State park admission free for MLK day
State parks usually require a Discover Pass, which costs a trailblazer $30 annually or $10 for a one-day pass.
The Discover Pass was created by the State Legislature in 2011 to balance out the reduction of taxes supporting parks and other recreation areas operated by Washington State Park System, the Washington Department of Fish and Wildlife and the Washington State Department of Natural Resources, according to the Discover Pass website.
Along with the creation of the pass, the Washington State Park System can now provide up to 12 free days per year.
“Martin Luther King Day is often a day when people like to go out in nature,” said Virginia Painter, communications director for Washington State Parks and Recreation. “Some people go volunteer different places, but we just tried to pick days where people would really have an opportunity.”
Martin Luther King Jr. Day is also a day when Washington State Park System’s free day lines up with the National Park Service’s free day. This happens again on Aug. 25, the National Park Service’s 100th birthday, Sept. 24, National Public Lands Day and Nov. 11, Veterans Day.
“We wanted to provide opportunity for people who feel they can’t afford the Discover Pass,” Painter said. “And also give people a chance to go and try some state parks if they haven’t visited one or try a different park they do not typically visit.”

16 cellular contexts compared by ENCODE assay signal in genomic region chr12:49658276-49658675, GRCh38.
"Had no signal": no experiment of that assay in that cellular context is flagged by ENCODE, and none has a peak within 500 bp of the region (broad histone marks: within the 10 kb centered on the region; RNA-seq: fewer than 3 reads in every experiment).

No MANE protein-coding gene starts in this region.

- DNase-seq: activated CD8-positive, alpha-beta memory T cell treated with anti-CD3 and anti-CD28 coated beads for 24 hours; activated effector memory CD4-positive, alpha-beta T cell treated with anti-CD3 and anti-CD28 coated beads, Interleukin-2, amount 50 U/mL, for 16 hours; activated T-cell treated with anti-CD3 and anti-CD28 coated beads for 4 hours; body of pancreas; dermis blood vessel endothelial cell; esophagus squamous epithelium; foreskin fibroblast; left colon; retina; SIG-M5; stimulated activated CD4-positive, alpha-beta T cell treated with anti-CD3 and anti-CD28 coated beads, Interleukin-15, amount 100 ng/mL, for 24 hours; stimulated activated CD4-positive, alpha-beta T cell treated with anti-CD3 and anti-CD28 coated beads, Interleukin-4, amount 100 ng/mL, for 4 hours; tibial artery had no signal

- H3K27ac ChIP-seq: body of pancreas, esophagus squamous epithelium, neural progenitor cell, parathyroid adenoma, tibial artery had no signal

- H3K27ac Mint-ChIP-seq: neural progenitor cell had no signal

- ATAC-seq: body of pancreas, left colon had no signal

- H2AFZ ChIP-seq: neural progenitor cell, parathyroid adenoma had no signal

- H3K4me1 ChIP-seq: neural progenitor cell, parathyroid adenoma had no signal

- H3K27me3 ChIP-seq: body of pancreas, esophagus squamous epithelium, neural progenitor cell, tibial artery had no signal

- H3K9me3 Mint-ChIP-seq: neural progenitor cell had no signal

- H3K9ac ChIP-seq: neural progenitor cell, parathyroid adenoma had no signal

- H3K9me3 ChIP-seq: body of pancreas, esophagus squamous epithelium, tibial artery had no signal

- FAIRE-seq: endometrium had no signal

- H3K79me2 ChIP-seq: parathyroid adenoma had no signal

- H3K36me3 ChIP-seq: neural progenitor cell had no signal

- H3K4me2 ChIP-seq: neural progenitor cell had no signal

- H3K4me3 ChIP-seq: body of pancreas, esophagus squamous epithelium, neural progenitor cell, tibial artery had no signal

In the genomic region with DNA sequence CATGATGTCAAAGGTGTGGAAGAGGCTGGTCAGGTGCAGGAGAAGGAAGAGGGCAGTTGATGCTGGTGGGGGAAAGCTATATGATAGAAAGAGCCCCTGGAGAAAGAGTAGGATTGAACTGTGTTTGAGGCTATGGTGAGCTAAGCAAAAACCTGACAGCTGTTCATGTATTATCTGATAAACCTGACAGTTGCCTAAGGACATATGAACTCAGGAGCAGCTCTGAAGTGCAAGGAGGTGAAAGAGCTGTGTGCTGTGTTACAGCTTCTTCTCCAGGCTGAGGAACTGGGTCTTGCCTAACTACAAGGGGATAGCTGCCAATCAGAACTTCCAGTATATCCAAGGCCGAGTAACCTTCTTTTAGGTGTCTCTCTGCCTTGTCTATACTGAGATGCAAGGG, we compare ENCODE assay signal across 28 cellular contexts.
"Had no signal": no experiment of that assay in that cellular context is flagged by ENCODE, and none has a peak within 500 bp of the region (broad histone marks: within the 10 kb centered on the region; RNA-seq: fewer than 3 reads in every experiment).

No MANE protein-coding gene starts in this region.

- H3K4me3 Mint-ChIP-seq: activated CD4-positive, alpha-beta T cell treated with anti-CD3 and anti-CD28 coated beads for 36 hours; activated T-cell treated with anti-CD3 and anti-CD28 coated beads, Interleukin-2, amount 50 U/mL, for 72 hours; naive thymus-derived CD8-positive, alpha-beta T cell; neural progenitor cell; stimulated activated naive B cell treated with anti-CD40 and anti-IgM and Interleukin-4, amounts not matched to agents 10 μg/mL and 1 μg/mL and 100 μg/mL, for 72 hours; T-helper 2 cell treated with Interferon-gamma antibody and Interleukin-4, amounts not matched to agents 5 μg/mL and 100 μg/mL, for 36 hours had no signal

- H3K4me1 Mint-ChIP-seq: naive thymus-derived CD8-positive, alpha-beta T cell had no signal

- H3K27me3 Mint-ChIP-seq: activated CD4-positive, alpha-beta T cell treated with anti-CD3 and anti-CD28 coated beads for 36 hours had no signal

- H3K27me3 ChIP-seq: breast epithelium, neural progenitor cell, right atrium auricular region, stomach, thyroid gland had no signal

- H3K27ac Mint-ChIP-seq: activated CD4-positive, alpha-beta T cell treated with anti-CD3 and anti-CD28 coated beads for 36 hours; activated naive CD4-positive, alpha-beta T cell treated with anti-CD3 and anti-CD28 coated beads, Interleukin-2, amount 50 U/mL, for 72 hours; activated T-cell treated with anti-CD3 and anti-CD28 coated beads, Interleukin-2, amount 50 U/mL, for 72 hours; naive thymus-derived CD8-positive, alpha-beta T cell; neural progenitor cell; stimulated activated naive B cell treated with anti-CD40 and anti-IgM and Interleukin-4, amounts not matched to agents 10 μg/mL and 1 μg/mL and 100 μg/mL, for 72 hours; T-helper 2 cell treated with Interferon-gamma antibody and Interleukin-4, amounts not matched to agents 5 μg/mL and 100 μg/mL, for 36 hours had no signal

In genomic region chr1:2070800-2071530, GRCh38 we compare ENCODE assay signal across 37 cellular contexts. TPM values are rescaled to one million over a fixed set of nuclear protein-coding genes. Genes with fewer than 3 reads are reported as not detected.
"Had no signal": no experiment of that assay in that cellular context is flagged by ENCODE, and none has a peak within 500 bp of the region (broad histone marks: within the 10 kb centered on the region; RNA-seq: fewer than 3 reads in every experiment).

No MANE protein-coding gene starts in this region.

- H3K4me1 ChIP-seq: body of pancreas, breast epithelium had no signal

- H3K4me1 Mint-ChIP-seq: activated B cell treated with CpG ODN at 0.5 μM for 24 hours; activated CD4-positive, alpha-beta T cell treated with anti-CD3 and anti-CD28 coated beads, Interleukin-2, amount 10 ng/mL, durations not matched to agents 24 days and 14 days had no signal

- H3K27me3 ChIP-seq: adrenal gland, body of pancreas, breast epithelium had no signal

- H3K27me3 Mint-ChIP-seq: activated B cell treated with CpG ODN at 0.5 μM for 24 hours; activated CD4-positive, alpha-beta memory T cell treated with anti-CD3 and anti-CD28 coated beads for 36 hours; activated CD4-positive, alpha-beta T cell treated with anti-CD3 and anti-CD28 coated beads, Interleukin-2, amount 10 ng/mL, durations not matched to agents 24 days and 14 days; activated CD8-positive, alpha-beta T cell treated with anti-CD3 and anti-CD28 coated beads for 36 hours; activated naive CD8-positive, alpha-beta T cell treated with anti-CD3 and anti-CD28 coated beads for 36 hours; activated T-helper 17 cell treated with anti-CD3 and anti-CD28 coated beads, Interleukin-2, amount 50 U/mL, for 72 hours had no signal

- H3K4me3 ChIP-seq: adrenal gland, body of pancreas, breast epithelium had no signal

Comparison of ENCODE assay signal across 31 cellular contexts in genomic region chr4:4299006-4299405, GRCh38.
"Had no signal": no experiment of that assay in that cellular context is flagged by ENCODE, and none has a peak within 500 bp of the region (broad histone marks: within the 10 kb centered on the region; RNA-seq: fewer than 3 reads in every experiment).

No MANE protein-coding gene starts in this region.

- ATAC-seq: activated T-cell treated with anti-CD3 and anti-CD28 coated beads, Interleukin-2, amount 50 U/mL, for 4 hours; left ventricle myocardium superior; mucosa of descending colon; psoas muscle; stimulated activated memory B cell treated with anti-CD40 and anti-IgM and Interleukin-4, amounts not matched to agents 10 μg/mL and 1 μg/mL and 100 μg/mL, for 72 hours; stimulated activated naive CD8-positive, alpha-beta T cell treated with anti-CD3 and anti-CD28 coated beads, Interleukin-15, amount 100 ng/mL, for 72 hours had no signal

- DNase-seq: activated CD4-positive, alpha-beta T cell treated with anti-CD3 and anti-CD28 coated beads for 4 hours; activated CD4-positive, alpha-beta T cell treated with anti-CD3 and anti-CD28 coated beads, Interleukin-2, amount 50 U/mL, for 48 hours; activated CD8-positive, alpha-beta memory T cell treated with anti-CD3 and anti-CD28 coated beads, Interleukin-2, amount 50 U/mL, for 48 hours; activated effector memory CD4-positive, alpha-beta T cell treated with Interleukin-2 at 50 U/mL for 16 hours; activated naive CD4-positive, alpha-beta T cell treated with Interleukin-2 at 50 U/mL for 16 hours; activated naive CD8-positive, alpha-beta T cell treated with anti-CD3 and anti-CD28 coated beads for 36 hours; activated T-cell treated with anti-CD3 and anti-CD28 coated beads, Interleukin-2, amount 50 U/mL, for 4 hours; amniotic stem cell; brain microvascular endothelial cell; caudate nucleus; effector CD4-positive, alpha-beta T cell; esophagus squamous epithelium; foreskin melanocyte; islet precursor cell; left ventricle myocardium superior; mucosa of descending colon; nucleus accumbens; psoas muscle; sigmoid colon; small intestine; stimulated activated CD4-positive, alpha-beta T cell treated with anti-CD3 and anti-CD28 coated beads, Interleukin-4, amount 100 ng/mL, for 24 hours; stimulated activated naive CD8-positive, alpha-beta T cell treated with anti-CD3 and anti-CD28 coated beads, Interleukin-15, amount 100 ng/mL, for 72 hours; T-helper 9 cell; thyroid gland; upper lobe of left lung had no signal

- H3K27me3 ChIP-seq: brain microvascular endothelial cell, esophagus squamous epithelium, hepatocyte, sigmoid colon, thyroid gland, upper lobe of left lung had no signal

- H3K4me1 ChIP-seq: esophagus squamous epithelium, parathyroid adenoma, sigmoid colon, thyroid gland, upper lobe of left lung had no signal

Bellingham is tucked between three state and national parks — Larrabee State Park, Birch Bay State Park and North Cascades National Park; all three offer very different options for recreation, said junior Katherine Feltner, a Western Outdoor Center member.
“The closest state park is Larabee State Park on Chuckanut Drive,” Feltner said. “You won’t be able to find snow there but you would definitely be able to go camping, you can go kayaking, there’s some great trails, you can hit up Oyster Dome or Fragrance Lake.”
Birch Bay State Park sits right along the shore, about 23 miles north of Bellingham and is included in the areas offering western Washington recreation activities.
At the North Cascades National Park, popular hikes are Heliotrope Ridge, Skyline Divide and Yellow Aster Butte. The northern Cascades are popular for their skiing, snowshoeing and backpacking. With the snow, however, it is advised that backcountry safety gear be brought, all of which and more can be obtained at the Western Outdoor Center.
“I just would like more people going outside. I know camping, snowshoeing or skiing isn’t for everyone. But even if it is like walking in the [Sehome Hill Arboretum] or going on some local trails,” Feltner said. “We have beautiful beaches in Bellingham– go to Squalicum Beach or go to Locust Beach and just be outside if you can.”